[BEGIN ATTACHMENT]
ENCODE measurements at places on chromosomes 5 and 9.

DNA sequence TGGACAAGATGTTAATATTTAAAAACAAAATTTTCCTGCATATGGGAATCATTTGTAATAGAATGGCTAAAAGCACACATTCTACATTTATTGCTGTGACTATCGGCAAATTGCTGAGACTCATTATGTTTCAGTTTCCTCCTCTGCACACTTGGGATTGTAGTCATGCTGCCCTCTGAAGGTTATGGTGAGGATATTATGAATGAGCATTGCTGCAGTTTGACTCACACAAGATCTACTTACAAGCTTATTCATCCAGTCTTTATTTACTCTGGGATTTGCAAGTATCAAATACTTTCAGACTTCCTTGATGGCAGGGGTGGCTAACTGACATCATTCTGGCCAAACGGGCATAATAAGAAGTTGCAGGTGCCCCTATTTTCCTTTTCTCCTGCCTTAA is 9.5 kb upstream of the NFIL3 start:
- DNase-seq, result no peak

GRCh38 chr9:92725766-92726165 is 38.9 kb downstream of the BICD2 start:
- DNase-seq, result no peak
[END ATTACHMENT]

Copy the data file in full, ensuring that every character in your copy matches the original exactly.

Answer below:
ENCODE measurements at places on chromosomes 5 and 9.

DNA sequence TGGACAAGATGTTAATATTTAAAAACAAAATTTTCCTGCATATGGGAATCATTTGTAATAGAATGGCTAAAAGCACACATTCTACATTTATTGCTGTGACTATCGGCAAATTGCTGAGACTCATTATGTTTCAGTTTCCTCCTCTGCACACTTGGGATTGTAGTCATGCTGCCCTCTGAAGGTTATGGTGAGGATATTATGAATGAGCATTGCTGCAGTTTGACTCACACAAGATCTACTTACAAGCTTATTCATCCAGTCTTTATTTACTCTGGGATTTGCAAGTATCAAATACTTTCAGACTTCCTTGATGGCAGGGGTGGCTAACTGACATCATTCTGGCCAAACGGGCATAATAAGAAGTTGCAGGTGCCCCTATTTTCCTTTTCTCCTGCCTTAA is 9.5 kb upstream of the NFIL3 start:
- DNase-seq, result no peak

GRCh38 chr9:92725766-92726165 is 38.9 kb downstream of the BICD2 start:
- DNase-seq, result no peak